Personal logo aegiscg47 Supporting Member of TMP23 May 2021 7:49 p.m. PST

Miniatures rules: From Valmy to Waterloo. The fighting in towns was undecipherable.

Board Game: Avalon HIll's Magic Realm. Even today with the 3.1 rules, which are now over 100 pages compared to the 36 in the original, the game is hard to figure out. I still keep trying because when I have been able to get things rolling it's pretty amazing.

Personal logo Dan Cyr Supporting Member of TMP23 May 2021 8:22 p.m. PST


Personal logo Yellow Admiral Supporting Member of TMP23 May 2021 9:24 p.m. PST

For miniatures: DBM. But that was a long time ago.

I still own three of the boardgames in the old Avalon Hill GCACW series, but I only played On to Richmond! once, and have just never found the time since. It was complex, hard to learn, difficult to track (lots of fiddly mechanics using counters for fatigue and status and force composition and stuff), and proceeded at almost 1:1 time scale (it took a long day of play to get through a single day of the Seven Days Battles), but I loved the command perspective and decision cycle.

T Labienus24 May 2021 1:27 a.m. PST

SPI "NATO Division Commander", with much more time spent learning than gamin

Dexter Ward24 May 2021 2:01 a.m. PST

Newbury 'Fast Play' Ancients rules. Never was a rule set so mis-named. Their Napoleonic rules were equally over-complex.

Cavcmdr24 May 2021 2:42 a.m. PST

Some people have alternative meanings for "fast."

I played in one of their competitions ONCE.
If the situation was not clear or covered in the Newbury 'Fast Play' Napoleonic rules the other player said you had to refer to the full rules! I did not have those ….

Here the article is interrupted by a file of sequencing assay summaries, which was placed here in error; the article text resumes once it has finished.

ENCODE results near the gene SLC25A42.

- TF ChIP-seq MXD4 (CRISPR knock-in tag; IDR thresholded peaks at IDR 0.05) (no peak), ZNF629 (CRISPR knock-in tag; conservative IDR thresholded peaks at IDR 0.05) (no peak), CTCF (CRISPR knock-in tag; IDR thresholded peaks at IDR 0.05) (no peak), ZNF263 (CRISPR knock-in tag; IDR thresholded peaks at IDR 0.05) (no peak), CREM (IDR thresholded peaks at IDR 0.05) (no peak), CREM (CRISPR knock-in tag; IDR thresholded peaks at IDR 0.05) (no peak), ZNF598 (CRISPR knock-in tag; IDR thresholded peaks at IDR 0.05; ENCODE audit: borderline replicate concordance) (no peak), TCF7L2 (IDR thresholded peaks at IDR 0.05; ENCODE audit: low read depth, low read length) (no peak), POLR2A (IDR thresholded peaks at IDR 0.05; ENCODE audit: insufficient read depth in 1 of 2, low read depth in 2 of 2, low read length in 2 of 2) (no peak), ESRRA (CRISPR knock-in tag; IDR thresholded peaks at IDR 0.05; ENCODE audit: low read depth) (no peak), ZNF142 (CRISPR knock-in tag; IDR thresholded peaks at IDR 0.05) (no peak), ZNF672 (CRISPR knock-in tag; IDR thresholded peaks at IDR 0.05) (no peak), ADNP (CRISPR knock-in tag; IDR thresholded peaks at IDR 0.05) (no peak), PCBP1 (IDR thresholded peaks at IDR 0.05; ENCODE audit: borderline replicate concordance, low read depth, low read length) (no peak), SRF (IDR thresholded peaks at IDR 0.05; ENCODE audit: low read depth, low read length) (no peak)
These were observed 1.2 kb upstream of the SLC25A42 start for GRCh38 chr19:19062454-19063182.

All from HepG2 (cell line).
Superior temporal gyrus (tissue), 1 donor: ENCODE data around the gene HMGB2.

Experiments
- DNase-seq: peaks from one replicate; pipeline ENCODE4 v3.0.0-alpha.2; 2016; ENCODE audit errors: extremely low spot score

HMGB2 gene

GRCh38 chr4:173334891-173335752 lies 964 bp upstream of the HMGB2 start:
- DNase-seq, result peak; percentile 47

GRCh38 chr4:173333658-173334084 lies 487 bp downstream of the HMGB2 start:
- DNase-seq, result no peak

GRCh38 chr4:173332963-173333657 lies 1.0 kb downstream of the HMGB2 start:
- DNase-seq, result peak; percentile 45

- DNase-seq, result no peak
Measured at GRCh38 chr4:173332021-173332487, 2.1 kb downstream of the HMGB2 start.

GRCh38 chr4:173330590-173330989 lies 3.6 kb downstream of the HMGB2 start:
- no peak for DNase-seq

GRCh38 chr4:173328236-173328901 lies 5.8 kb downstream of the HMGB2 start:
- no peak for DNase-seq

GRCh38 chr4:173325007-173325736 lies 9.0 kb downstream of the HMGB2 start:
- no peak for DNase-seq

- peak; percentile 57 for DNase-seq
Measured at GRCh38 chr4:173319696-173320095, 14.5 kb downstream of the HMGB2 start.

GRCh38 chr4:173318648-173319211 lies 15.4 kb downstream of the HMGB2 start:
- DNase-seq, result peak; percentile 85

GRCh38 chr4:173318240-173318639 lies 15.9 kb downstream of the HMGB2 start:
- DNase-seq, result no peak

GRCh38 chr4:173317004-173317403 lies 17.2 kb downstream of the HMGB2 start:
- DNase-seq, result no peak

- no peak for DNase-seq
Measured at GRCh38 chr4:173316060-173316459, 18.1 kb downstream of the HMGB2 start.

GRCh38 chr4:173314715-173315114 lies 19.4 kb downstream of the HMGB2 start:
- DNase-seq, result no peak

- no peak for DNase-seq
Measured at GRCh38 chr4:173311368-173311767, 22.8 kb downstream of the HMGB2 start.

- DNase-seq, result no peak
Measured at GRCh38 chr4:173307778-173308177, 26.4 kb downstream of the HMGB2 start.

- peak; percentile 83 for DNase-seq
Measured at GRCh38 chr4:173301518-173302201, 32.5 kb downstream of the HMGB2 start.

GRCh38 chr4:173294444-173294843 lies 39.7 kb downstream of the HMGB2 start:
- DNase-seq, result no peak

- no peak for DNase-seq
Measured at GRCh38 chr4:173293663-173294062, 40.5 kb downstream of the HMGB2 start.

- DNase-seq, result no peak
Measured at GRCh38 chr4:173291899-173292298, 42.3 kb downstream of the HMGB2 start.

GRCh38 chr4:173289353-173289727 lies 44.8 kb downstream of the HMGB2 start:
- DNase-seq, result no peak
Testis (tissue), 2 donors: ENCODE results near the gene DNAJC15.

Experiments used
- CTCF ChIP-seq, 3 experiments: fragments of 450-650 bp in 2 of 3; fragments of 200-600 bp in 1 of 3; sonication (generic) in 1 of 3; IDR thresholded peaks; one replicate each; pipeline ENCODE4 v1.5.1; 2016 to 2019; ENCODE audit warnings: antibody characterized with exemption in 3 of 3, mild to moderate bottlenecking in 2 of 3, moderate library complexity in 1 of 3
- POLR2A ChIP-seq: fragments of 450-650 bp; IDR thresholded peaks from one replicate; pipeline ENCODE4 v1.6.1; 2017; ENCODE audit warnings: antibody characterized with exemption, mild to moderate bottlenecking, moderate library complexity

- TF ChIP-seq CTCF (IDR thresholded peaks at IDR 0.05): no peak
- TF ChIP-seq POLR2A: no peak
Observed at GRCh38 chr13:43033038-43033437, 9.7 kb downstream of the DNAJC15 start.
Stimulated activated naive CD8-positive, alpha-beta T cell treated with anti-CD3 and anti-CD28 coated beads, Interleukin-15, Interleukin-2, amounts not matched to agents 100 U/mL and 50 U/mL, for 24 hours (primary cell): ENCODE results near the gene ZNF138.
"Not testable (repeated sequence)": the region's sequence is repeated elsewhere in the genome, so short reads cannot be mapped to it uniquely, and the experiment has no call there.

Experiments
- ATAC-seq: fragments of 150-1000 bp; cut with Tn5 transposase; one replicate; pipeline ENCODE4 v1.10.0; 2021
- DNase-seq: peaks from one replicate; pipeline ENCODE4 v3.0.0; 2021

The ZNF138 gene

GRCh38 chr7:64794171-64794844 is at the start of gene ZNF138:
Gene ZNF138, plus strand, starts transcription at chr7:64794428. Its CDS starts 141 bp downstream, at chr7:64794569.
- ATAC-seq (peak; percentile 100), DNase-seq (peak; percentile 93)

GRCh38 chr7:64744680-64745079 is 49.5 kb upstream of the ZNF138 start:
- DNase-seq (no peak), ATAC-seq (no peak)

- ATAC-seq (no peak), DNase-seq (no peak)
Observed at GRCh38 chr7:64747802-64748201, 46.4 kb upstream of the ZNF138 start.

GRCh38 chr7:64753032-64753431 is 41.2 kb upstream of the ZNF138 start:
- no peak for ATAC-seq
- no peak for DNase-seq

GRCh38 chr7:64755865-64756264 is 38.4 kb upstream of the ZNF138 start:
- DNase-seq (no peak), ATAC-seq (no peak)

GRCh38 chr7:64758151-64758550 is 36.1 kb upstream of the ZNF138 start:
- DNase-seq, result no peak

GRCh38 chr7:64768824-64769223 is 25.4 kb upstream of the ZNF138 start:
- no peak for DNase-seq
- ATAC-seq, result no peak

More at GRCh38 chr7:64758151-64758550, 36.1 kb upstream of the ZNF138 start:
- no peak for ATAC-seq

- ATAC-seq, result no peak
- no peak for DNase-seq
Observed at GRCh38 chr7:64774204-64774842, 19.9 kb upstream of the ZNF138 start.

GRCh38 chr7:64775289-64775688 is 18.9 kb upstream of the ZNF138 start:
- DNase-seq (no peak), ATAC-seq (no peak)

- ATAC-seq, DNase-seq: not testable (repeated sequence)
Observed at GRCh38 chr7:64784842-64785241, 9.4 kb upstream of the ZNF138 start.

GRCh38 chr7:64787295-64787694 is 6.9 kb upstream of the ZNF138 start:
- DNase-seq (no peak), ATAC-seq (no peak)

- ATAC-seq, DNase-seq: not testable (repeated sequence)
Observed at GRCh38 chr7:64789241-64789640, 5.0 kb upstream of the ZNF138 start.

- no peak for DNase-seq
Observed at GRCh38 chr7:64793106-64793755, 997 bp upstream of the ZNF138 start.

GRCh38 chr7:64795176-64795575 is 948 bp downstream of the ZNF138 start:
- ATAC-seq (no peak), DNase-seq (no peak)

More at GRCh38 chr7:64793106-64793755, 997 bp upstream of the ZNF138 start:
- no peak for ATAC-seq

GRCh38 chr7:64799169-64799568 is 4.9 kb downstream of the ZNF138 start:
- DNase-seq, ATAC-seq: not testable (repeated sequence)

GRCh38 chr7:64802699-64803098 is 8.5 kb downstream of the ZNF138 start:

stephen m24 May 2021 4:58 a.m. PST


Sorry but the sequence of play is what makes it complex. I agree playing it a few times makes the rest of the mechanisms become second hand but the SoP breaks the ease.

ZULUPAUL Supporting Member of TMP24 May 2021 5:05 a.m. PST

Napoleon's Battles

Oddball24 May 2021 7:25 a.m. PST

"Follow Me" – W.W. II squad level rules.

Squad might be too much as each player often had only 1 or 2 figures. No morale rules if I remember as with 1 figure, your morale is your figures morale.

The opening paragraph said that having a pocket calculator to find the final percentage chance of each shot was encouraged.

Played these rules to tatters in early 80's, college level statistics class was a piece of cake after figuring out a burst of fire from a MG-42 with these rules.

HansPeterB Supporting Member of TMP24 May 2021 8:37 a.m. PST

For board games, I enjoyed SPI's "Next War" but that's about as complex as I could go and my tolerance for minutia has diminished considerably over time. As far as miniatures rules are concerned I agree that Empire 3 was miserable, but I'm not sure that just "complexity" was the issue. I did play one micro-armor game, though, way back in the day that seemed nuts, with tables for absolutely everything. I enjoyed it only because some old guys who the knew the rules were running the game.

mildbill24 May 2021 9:35 a.m. PST

Several games fit the bill. These games are usually 'lifestyle' games meaning if I was going to only play that game every week it would be great, but I prefer simple rules now and dont want to play only one game or period. Any monster board wargame and the latest Empire rules set. Gone are the days of playing the eastern front in Europa once a week for 50 weeks straight.

Personal logo Herkybird Supporting Member of TMP24 May 2021 10:35 a.m. PST


emckinney24 May 2021 1:16 p.m. PST

Birds of Prey link

Pretty much the only modelling of pilot skill/quality/training that organically shows the advantages that better pilots have. It affects how much stuff you can keep track of during the dogfight, like enemy planes, friendly planes, stuff you need to do in the cockpit (switch from gun mode to radar missile mode), etc.

emckinney24 May 2021 1:18 p.m. PST

ASL and SL turn me off by the … insanely convoluted turn sequence

Squad Leader had an insanely convoluted turn sequence? How???

Yes, ASL got more and more baroque, but SL's turn sequence always made perfect sense to me. I think I recite it now, it's it's been at least a decade since I've played (too many other projects).

Personal logo Doctor X Supporting Member of TMP24 May 2021 1:45 p.m. PST